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In the class that I’m teaching, we found that several PCR products, amplified from the 16S ribosomal RNA genes from bacterial isolates, contain a mixed base in one or more positions.

We picked samples where the mixed bases were located in high quality regions of the sequence (Q >40), and determined that the mixed bases mostly likely come from different ribosomal RNA genes. Many species of bacteria have multiple copies of 16S ribosomal RNA genes and the copies can differ from each other within a single genome and between genomes.

Now, in one of our last projects we are determining where the polymorphic bases map within the structure of the 30S ribosomal subunit (see a video for background information on ribosomes here).

This video shows how we align the sequences and find the polymorphic sites in the three dimensional structure.


We have two questions that we want to answer:

1. Do any of these polymorphic bases map within binding sites for an antibiotic? We’re looking at tetracycline in this structure.

2. Do any of these polymorphic bases map within regions of secondary structure or in positions where the RNA is bound to a ribosomal protein? I think they wouldn’t because of evolutionary constraints, but it’s still interesting to find out whether this is true or not.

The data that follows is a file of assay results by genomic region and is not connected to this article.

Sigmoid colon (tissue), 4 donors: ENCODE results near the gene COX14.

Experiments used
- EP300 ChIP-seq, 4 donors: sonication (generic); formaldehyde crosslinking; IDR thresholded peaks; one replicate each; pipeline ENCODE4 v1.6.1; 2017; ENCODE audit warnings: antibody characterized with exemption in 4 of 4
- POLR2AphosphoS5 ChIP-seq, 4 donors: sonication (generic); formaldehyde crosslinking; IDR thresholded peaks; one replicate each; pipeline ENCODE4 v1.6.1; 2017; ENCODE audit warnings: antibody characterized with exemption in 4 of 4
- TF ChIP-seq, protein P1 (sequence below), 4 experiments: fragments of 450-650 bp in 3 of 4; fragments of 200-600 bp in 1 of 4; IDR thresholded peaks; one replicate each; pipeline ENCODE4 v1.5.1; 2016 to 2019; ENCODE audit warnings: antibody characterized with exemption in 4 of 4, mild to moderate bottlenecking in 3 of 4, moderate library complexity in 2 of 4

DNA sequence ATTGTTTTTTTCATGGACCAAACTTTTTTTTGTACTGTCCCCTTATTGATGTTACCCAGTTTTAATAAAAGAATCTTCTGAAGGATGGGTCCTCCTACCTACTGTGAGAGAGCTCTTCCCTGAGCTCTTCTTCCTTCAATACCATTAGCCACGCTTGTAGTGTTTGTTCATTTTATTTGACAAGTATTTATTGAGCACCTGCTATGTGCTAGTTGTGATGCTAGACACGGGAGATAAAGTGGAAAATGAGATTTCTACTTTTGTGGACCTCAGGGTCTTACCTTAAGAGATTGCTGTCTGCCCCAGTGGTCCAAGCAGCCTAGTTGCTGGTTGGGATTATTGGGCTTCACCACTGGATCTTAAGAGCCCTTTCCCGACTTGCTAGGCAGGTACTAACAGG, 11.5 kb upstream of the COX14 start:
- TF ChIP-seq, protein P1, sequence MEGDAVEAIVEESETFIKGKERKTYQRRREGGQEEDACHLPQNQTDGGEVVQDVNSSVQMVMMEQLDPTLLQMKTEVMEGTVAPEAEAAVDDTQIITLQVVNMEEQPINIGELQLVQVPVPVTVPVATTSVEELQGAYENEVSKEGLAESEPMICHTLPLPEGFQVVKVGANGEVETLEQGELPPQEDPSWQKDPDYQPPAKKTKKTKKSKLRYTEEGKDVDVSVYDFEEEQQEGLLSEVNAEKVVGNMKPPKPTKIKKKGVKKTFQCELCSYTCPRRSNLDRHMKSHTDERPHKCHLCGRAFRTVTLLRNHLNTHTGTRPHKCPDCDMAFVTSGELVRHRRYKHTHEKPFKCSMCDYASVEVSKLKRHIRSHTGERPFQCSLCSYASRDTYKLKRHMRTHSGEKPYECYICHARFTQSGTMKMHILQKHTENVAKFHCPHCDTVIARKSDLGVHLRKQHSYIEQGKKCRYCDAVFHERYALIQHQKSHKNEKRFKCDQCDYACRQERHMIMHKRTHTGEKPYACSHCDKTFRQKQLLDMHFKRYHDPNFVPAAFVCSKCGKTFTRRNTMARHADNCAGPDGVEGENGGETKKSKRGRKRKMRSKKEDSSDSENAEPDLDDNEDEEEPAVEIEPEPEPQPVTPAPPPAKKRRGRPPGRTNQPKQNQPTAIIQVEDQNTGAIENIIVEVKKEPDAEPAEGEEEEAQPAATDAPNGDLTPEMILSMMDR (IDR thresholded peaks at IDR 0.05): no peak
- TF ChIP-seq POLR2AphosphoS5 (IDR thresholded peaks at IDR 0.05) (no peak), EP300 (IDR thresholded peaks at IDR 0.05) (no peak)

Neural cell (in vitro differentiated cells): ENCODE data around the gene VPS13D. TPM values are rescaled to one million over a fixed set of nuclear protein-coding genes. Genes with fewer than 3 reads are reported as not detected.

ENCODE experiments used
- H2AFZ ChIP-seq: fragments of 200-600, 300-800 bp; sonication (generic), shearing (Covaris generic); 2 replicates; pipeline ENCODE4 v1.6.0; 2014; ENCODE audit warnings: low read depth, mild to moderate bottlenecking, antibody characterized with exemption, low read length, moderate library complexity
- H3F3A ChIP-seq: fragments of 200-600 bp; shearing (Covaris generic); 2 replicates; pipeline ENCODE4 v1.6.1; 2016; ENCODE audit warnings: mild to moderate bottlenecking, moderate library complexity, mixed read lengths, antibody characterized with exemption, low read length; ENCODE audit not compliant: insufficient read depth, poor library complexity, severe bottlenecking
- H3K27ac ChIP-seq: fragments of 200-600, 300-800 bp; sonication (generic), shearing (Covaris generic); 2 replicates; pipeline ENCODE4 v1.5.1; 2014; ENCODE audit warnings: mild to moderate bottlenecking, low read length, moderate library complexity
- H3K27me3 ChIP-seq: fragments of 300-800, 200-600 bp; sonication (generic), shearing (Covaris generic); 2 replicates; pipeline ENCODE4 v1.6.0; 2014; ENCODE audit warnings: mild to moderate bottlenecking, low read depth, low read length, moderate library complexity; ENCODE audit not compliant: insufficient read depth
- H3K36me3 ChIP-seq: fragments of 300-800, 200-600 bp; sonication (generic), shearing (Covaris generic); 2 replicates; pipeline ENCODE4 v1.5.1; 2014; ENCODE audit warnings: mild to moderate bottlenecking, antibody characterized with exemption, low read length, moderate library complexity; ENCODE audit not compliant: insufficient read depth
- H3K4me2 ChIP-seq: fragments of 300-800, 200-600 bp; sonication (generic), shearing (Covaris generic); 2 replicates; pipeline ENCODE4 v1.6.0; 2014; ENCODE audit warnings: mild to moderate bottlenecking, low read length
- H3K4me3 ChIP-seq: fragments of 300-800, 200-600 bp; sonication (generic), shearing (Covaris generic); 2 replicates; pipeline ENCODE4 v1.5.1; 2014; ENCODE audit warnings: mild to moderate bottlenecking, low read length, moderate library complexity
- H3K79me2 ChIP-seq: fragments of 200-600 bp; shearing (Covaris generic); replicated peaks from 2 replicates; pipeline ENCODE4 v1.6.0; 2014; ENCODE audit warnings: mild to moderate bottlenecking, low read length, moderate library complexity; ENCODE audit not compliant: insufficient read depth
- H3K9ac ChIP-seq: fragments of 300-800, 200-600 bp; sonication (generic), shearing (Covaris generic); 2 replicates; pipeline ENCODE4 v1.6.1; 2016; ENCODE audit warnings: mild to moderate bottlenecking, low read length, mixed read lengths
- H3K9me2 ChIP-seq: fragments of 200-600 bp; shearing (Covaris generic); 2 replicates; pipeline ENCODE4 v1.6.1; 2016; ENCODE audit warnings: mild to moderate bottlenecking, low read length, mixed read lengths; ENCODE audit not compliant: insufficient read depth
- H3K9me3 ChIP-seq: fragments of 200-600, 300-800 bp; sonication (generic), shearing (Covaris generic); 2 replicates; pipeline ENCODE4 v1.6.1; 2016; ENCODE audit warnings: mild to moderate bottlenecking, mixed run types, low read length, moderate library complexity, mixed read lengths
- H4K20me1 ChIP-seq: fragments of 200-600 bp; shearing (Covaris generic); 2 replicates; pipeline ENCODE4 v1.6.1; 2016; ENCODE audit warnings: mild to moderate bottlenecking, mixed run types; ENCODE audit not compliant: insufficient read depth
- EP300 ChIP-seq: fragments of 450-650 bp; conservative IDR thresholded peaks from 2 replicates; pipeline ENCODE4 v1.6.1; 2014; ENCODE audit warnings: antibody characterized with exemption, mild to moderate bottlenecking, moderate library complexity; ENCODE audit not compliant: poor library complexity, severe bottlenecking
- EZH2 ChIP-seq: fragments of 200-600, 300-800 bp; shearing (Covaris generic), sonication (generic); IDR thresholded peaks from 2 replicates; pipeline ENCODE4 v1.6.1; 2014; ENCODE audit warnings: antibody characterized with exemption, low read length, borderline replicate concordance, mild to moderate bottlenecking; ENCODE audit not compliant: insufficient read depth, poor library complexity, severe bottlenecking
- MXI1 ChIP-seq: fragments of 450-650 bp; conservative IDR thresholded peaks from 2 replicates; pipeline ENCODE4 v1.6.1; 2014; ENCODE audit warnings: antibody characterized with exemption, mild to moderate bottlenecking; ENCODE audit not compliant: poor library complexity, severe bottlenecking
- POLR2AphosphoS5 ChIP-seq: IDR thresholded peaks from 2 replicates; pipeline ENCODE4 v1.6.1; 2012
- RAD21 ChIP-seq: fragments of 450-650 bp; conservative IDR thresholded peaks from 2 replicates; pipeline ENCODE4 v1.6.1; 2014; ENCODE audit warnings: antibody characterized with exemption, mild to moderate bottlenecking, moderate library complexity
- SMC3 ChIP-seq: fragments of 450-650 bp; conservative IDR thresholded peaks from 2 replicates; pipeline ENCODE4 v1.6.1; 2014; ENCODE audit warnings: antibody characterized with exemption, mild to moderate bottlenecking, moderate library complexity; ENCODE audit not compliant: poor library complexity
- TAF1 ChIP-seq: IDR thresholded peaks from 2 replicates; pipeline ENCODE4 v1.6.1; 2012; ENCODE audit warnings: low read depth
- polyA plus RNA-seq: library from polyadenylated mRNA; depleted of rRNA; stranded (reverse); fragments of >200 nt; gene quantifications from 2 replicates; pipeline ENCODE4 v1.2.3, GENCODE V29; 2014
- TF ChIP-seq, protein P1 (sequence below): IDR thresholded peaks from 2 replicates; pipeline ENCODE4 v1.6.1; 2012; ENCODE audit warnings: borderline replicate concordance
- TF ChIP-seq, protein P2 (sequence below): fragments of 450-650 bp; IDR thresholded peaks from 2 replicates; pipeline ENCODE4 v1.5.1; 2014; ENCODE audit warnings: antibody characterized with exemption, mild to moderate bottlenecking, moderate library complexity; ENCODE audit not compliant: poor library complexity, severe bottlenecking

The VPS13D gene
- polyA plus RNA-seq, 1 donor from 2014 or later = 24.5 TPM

The video is about 15 minutes.


Mapping polymorphisms in 16S ribosomal RNA from Sandra Porter on Vimeo.

Comments

  1. #1 TomJoe
    May 2, 2008

    … and determined that the mixed bases mostly likely come from different ribosomal RNA genes.

    Have you discussed the potential for chimeric sequences? It’s a continual problem, as demonstrates.

    Part of the reason I like working with the Nitrosomonadaceae is that they have only one rRNA operon. ;)

    The rRNDB is a great resource. Actu

  2. #2 Sandra Porter
    May 2, 2008

    Thanks TomJoe,

    I hadn’t thought about that. It’s easy to see how that would happen, unless people use physical methods like optical mapping or something to validate their assemblies.